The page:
Smart assistance

IEC takes systems approach for standardization in Active Assisted Living

By Claire Marchand

One of the emerging trends of the 21st century is the ageing of the world population. 

Active Assisted Living for seniors
AAL offers “intelligent systems of assistance for a better, healthier and safer life in the preferred living environment”

Worldwide trend

People worldwide are living longer. Thanks to technological advances, improvements in healthcare and increase in welfare, the average lifespan had already more than doubled in the 20th century, but the trend is accelerating. Today, for the first time in history, most people can expect to live into their sixties and beyond. According to the World Health Organization (WHO), by 2050, the world’s population aged 60 years and older is expected to total two billion, up from 900 million in 2015. 

While the distribution of age groups shifting towards older ages began in high-income countries, it is bound to expand and affect low and middle-income countries as well. The WHO predicts that in 2050, 80% of older people will be living in low- and middle-income countries. 

The number of people with disabilities is also growing throughout the world. It is partly a consequence of the population ageing – older persons have a higher risk of disability. 

Providing smart assistance

The burden of social and healthcare systems is and will be significant. This is why it is essential to put in place strategies that allow older and/or disabled people to live their life in the best possible conditions and environments.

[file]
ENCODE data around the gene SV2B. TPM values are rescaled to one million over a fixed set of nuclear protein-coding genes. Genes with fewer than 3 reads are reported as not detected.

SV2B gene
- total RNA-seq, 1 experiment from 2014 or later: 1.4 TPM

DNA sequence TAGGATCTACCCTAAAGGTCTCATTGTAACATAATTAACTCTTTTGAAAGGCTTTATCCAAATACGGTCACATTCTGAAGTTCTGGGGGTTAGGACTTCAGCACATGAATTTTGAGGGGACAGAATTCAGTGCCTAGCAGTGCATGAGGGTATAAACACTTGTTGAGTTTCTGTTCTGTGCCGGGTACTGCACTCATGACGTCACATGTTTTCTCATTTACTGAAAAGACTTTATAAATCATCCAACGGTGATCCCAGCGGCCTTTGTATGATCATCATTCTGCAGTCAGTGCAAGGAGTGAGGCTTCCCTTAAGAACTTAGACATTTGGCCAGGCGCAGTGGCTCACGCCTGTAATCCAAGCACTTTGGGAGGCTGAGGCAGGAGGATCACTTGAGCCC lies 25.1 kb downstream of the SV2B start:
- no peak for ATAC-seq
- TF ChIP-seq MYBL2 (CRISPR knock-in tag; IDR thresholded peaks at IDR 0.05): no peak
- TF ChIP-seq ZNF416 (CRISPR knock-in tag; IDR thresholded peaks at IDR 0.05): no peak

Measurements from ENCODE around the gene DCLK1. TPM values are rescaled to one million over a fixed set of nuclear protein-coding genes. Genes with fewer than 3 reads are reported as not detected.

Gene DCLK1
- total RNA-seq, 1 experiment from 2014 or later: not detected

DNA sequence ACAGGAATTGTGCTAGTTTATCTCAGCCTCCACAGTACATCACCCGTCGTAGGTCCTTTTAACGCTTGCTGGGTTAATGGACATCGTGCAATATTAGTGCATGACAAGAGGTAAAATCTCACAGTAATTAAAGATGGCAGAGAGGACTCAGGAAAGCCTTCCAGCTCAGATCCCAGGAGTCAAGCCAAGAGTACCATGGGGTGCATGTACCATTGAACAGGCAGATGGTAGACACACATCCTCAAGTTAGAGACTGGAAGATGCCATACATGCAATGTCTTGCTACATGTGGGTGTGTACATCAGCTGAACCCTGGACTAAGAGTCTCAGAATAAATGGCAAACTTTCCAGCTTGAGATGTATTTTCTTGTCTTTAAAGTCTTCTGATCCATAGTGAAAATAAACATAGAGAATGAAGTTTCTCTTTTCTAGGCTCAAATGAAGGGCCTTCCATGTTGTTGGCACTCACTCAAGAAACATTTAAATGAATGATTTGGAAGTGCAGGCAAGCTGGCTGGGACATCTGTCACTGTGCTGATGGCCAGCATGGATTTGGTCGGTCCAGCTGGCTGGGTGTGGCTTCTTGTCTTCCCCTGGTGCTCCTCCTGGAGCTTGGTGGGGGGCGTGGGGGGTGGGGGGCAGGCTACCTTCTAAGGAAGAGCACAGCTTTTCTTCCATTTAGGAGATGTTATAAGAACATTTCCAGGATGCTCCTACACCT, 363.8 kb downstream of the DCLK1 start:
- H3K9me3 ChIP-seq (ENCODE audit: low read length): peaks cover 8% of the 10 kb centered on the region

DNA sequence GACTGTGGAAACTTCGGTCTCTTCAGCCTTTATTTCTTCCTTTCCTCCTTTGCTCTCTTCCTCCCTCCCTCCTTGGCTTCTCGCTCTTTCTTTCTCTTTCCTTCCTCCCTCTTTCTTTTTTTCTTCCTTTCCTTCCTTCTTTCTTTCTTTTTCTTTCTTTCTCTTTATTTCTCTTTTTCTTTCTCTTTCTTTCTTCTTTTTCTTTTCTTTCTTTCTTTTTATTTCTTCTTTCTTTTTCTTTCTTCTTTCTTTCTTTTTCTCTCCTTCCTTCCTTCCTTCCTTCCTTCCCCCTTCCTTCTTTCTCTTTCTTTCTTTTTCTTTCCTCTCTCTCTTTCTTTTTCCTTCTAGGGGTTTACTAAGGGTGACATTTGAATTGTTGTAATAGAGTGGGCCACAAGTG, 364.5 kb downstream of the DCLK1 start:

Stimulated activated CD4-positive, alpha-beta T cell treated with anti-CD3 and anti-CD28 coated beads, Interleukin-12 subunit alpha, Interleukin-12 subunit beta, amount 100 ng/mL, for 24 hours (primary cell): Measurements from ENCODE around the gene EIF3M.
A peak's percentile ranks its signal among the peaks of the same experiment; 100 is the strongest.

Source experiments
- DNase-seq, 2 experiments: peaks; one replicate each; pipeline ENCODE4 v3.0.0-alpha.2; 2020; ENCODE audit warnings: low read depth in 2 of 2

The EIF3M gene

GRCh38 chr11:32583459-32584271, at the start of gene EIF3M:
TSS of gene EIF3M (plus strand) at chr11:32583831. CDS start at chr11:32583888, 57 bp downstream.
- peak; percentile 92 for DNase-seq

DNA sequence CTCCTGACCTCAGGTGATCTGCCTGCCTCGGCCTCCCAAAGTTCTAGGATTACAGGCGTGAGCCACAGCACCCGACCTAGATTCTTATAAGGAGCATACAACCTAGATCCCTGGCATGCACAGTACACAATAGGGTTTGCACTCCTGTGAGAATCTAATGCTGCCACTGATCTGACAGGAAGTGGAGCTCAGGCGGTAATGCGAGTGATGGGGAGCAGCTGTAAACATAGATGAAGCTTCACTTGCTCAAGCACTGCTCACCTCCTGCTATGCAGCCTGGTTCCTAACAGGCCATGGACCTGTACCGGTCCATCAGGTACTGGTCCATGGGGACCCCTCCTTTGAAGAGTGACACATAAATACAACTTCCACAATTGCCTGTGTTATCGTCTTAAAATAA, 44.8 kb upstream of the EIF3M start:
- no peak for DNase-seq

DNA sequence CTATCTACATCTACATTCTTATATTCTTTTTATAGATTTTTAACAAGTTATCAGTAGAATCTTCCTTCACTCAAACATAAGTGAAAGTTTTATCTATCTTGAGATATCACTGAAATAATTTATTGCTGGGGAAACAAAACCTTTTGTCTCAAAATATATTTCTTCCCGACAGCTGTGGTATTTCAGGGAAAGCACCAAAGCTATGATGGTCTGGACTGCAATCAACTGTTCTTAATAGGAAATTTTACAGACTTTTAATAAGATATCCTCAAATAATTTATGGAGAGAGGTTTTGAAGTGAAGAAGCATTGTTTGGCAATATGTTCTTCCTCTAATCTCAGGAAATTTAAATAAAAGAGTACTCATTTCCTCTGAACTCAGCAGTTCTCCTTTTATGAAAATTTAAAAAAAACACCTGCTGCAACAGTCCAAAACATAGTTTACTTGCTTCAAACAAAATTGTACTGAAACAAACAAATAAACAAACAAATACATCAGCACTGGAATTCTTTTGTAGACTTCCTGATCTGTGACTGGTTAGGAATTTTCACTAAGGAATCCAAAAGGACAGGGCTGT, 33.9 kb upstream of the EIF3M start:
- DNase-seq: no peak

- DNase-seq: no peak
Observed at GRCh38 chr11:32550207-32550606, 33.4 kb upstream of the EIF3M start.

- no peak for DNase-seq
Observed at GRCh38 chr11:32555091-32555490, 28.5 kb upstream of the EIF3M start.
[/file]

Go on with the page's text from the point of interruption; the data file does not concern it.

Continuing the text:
Active Assisted Living (AAL) offers “intelligent systems of assistance for a better, healthier and safer life in the preferred living environment”. 

Seniors, people with disabilities can benefit from all new technological developments that help them remain as independent, active and healthy as is possible. AAL is also essential for those living in remote and isolated areas, especially in the healthcare and education sectors. 

The development of smart devices and wearables, the Internet of Things, robotics, the emergence of smart homes and buildings will play a major role in assisting these population categories. 

The IEC at the forefront

With the establishment of a Systems Committee (SyC) dealing with AAL issues, the IEC has taken a leading role in the development of International Standards in that field. The scope of SyC AAL is to create a vision of AAL that takes into account the evolution of the market: “Foster standardization of Active Assisted Living (AAL) systems, services, products and components to enhance the quality of life and enable independent living through the use of Information and Communications Technology (ICT) by ensuring usability, accessibility, interoperability, security and safety for all users including caregivers”.

Gallery
Active Assisted Living for seniors AAL offers “intelligent systems of assistance for a better, healthier and safer life in the preferred living environment”
myoelectric prosthetic hand Battery-powered (myoelectric) prosthetic hands use electronic sensors to detect minute muscle, nerve, and electromyography (EMG) activity (Photo: Touch Bionics)
Microprocessor-controlled hydraulic knee Microprocessor-controlled hydraulic knee with swing and stance phase control prosthesis (Photo: Otto Bock)
Claire Marchand, Managing Editor e-tech Claire Marchand, Managing Editor e-tech